• To please an English teacher who confuses big words with deep thinking. In fact, big words obfuscate logic (clutter your meaning) and enshroud cogitation (hide poor thinking).

What can you do to rid your writing of clutter?

  • Look for empty words. If you look, you will find.  Many empty nouns end in “tion,” “ment” and “city.”  Turn them into verbs and then search for simpler synonyms.
  • Tell yourself that big words aren’t better.  They are just bigger.
  • Look up synonyms for long words. Many English words with the most punch are ancient Anglo-Saxon words of one or two syllables.
  • Read the poetry of Robert Frost. Frost rarely used even two-syllable words, and that is no fluke.  He said good writing should be understood on a literal level the first time it is read.

Write short.

Draw pictures to remember what you read

Drawing pictures is almost twice as powerful a memory tool as is reading or writing, according to the George Lucas Educational Foundation called Edutopia*.

Cartoon of a man with footprints up his body and the words, Unassertive: wimpy

Mutilate

When you draw, your kinesthetic , visual and linguistic brain centers all work.  Your brain processes the information you draw in ways which “interact,” forming strong bonds and deeper memory.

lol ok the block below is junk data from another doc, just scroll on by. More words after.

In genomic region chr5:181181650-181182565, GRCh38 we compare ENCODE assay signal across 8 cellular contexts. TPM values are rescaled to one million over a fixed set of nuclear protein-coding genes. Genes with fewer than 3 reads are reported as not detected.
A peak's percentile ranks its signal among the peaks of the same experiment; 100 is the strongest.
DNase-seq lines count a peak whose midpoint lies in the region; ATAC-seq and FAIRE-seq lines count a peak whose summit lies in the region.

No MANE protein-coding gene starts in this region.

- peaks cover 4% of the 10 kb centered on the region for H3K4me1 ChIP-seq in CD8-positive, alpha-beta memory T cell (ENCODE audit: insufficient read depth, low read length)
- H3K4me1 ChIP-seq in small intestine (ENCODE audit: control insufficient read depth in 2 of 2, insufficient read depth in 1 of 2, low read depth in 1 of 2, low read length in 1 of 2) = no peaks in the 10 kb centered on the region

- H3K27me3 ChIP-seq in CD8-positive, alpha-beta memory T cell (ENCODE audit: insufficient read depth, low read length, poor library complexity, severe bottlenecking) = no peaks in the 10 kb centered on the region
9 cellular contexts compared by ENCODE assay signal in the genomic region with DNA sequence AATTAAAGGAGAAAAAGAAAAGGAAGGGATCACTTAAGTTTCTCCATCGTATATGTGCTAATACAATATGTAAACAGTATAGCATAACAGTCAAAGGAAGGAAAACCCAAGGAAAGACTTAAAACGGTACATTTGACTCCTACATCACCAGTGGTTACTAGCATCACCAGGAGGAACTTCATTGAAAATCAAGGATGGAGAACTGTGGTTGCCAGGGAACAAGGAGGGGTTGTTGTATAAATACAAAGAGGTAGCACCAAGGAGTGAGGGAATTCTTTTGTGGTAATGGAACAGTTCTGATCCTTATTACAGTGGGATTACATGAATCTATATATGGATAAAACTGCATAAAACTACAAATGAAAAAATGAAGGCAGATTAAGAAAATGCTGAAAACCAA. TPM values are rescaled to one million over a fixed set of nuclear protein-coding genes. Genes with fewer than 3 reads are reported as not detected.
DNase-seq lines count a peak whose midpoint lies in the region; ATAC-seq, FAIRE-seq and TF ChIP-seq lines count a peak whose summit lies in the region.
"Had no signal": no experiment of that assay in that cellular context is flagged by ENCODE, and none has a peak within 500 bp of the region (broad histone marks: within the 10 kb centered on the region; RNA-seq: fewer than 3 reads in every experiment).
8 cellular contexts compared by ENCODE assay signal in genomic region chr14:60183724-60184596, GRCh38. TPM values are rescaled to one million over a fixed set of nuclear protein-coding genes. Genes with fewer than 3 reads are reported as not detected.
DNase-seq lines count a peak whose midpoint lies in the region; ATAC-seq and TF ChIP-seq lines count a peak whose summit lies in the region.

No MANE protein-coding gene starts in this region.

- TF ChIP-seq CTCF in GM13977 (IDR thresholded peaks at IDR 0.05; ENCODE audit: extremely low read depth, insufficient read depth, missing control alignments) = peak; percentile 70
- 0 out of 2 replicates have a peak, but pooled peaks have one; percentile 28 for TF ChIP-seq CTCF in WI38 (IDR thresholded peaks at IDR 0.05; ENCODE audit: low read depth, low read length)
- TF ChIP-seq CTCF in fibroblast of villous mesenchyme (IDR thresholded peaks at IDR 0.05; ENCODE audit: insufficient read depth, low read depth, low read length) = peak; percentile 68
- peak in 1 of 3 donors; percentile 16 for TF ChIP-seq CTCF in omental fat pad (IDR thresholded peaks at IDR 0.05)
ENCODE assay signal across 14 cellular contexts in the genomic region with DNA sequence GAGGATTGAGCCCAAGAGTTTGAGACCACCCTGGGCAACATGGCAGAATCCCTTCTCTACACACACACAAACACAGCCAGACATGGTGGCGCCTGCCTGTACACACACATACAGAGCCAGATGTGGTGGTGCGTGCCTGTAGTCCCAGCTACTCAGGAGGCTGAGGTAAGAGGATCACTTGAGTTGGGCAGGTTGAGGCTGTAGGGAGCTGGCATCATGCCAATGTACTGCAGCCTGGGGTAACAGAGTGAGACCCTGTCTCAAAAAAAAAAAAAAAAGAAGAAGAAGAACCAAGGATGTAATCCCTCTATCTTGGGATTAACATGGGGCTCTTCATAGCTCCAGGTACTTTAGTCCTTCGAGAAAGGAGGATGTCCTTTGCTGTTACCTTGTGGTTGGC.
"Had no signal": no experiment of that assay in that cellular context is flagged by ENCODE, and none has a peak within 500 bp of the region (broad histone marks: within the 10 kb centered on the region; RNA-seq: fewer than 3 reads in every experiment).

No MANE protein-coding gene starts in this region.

How to take advantage of drawing to improve memory:

One way is to draw when you take notes and write rough drafts. You can do this no matter how good or how poor an artist you are.  In a science class, for example, to show the water cycle, draw the sun with water below and arrows from the water heading up toward the sun.  Write “evaporation” next to that image.  Next to it draw clouds in the sky with rain drops falling out of them.  Next to it write “condensation.

Cartoon of a man with footprints up his body and the words, Unassertive: wimpy

Unassertive

Another way is to use mind webs (sometimes called spider webs or concept maps) to show how concepts are connected.  For example, draw and label the topic in the center, and then draw spokes out from there.  At the end of each spoke, draw another picture and label it with simple annotations.